November 17, 2006
Firms Report Steady Growth in October
Most expect design upturn to continue through 2007

by Kermit Baker, PhD, Hon. AIA
Chief Economist

Summary: Design activity for nonresidential buildings remained strong in October, while residential activity continued its downward spiral. Overall, the AIA’s Architecture Billings Index just about maintained its September level. Firms are expecting modest gains in activity next year, with larger firms the most optimistic.

Architecture firms reported a modest overall increase in billings in October, with the AIA’s Architecture Billings Index recording a score of 51.2 for the month, down slightly from the 51.4 reading in September. Any score above 50 indicates that billings are increasing nationally. Inquiries for new projects remained strong with a score of 62.7, however the inquiries index fell from its unusually strong 67.7 reading in September.

Regional readings were unusually volatile in October. Firms in the Midwest had been reporting weakening conditions in recent months; however, the October score rebounded to its strongest pace of growth since the first quarter of the year. Firms in the South and West reported continued growth, but the pace of growth was down from recent months. Finally, firms in the Northeast reported only their second decline in billings since late 2003.

The continued weakness in the residential sector is a key reason for those firms that reported softening business conditions in October. Both the commercial/industrial and institutional sectors remain strong. Commercial/industrial firms and institutional firms each reported healthy gains in billing for the month: the ABI for commercial/institutional firms was 55.7 for October, while running 52.3 for institutional firms. Both scores were below their September readings.

Overall economy growing, but slowly
The economy has slipped into a slow-growth mode, possibly reflecting the uncertainty in direction with national elections, and with continued international concerns. The economy grew a disappointing 1.6 percent at an annualized rate in the third quarter, its poorest showing since the first quarter of 2003. Employment growth in October was equally disappointing, as only 92,000 payroll jobs were added nationally. The October reading is a downward shift: through the first nine months of the year, more than 152,000 payroll positions on average were added. The October jobs report was depressed by a loss of 26,000 construction positions, the biggest decline in this sector since early 2002. The loss in construction positions reflects the continued weakness in the residential sector.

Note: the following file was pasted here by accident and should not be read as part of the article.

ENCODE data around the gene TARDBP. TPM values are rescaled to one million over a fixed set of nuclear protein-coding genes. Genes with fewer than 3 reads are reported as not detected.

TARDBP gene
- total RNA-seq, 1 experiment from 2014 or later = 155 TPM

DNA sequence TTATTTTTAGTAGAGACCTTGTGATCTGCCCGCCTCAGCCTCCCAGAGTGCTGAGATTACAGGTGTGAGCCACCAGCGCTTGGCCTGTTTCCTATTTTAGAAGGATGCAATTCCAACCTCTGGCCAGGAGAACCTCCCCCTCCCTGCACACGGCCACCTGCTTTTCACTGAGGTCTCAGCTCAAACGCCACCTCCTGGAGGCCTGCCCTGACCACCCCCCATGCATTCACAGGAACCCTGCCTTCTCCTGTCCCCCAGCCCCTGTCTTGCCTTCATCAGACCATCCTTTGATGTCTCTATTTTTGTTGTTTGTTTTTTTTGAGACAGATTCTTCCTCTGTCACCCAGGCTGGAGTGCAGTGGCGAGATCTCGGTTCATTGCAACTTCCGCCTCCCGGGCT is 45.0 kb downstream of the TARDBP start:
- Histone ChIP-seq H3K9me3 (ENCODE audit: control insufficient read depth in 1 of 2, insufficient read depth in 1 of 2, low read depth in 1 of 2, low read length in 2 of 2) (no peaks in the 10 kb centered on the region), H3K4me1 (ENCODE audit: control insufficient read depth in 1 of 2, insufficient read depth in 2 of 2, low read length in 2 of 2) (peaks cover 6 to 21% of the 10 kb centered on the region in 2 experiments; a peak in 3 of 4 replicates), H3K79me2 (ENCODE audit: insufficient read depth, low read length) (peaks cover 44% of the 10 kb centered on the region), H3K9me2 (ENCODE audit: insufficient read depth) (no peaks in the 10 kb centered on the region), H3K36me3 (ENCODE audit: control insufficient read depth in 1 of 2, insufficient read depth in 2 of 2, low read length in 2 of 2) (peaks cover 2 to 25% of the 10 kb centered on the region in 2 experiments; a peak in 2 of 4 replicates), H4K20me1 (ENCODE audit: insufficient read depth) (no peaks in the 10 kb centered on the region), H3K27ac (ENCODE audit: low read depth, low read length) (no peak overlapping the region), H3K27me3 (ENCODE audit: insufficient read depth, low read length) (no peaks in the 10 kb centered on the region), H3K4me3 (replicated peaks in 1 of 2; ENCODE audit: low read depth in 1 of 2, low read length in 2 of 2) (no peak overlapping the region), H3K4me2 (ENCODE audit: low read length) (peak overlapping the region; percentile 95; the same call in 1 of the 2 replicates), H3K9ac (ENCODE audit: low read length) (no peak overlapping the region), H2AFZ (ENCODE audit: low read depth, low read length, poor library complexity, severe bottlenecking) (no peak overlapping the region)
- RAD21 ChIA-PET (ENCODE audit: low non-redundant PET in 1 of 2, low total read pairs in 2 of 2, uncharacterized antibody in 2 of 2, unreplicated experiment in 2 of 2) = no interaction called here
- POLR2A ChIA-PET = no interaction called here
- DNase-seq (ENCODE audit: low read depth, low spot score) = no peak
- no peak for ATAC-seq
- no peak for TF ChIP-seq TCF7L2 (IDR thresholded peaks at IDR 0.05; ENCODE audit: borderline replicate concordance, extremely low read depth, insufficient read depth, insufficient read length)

One positive coming from the recent softening in overall economic activity is the easing in inflation. Helped by the recent drop in oil prices, the annual increase in consumer prices was running at just over 2 percent in September, down from over 4 percent as recently as last July. Wholesale prices likewise have been dropping recently. Easing in producer (wholesale) prices should help rein in some of the jumps in construction products that have plagued the industry in recent years.

Expectations for 2007 highest in the South
Overall, architecture firms are expecting moderate growth in billings in 2007; on average between 3 percent and 4 percent. This comes on top of generally healthy gains in 2006. Almost half of firms (48 percent) are expecting growth in revenue of 5 percent or more, while just under 20 percent of firms are expecting a decline of that magnitude.

Regionally, firms in the South are expecting the strongest growth next year, averaging between 4 percent and 5 percent, while Midwestern firms have the lowest expectations for their revenue growth next year. Firms in the West are more optimistic than their counterparts in the Northeast.

Firms with annual revenue of $5 million or more are the most optimistic, expecting revenue growth of about 7 percent next year. Almost two-thirds of firms of this size expect growth of 5 percent or more next year, while fewer than 5 percent expect declines of that magnitude. Firms with annual revenue of under $1 million expect almost no growth next year on average, while firms in the $1 million to $5 million category expect revenue growth averaging about 5 percent.

The low expectations for next year for smaller firms are in large part due to the weakness in the residential sector. Residential firms (where more than half of their revenue comes from residential projects) are expecting no gains in revenue next year on average. Commercial/industrial firms are the most optimistic, with expected growth averaging more than 5 percent. However, institutional firms are also upbeat about their prospects for 2006, expecting growth just below 5 percent on average.

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Recent Related
September’s Billings Up Modestly; Inquiries Much Stronger
Firms Enjoy a Late Summer Surge
Business Conditions at Architecture Firms Improve in July
Weakness in Residential Sector Causes Firm Billings to Fall Again in June
Business Levels Decline in May After Several Months of Softening

This month, Work-on-the-Boards participants are saying:

Activity seems very strong; the housing market slowdown has not greatly affected the public sector markets in which we work.
—75-person firm in the Midwest, institutional specialization

State review of hospitals has slowed up construction in that market.
—45-person firm in the Northeast, institutional specialization

We experienced lots of interest in commencing projects through the summer. Many leads are real, but for various reasons the projects are struggling to get started.
—23-person firm in the West, mixed specialization

Business is so strong that the labor pool of qualified talent is terribly thin.
—11-person firm in the South, commercial/industrial specialization.

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